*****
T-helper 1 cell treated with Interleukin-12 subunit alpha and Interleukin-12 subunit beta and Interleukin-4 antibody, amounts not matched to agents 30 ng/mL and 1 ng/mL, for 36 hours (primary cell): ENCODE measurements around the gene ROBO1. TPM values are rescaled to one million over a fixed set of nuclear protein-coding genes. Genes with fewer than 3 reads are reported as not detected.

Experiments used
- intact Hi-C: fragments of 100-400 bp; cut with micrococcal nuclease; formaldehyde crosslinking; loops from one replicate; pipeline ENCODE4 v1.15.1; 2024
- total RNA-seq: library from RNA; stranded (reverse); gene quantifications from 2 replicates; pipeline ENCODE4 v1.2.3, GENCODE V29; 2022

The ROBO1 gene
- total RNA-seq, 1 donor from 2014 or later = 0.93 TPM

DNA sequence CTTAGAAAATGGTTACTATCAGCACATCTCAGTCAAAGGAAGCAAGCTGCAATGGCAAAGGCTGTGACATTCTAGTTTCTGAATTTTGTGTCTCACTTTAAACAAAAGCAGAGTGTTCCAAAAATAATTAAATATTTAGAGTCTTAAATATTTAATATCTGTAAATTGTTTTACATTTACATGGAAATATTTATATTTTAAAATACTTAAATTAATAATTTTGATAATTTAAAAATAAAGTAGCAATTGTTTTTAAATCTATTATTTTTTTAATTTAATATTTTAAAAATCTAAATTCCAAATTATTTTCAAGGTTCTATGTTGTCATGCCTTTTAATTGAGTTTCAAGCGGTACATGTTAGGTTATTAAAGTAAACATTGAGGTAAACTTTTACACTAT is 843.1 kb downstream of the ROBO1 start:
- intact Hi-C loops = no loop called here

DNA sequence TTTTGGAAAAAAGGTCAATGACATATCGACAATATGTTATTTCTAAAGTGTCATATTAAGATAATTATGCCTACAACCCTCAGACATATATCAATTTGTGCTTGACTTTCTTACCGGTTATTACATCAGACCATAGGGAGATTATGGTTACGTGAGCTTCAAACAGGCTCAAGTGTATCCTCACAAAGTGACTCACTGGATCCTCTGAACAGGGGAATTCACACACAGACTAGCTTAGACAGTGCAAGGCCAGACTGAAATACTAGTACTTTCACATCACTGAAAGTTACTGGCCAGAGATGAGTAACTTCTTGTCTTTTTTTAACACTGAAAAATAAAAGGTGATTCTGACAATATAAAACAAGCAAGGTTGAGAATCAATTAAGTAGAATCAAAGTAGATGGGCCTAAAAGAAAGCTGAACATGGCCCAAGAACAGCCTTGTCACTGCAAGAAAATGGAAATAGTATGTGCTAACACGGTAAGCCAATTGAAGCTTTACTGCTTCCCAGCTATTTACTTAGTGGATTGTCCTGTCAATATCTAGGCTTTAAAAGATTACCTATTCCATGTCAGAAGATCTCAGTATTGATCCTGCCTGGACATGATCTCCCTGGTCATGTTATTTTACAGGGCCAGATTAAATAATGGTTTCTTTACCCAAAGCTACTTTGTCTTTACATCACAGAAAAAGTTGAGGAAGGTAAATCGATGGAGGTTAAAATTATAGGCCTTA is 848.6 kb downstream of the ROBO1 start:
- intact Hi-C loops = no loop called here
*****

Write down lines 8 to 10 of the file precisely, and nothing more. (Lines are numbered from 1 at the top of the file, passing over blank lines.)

- intact Hi-C loops = no loop called here

DNA sequence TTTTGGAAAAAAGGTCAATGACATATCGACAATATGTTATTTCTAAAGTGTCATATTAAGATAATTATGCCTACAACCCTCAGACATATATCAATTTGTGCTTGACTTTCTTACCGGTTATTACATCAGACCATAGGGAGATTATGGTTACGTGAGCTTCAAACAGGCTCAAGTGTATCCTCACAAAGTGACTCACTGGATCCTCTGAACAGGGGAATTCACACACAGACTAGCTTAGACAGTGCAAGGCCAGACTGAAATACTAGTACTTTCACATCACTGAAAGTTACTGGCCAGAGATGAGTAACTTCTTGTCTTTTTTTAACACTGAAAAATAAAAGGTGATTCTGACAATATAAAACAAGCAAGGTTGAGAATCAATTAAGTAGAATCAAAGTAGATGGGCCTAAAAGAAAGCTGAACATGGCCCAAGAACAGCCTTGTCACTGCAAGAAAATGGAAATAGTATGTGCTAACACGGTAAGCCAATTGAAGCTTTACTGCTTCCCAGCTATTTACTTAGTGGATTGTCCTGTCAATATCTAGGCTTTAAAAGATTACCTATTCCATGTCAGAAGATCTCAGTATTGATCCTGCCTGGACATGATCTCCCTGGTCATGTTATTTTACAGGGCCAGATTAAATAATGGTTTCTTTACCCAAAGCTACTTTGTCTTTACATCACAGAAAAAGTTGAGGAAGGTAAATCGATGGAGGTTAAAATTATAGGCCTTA is 848.6 kb downstream of the ROBO1 start:
- intact Hi-C loops = no loop called here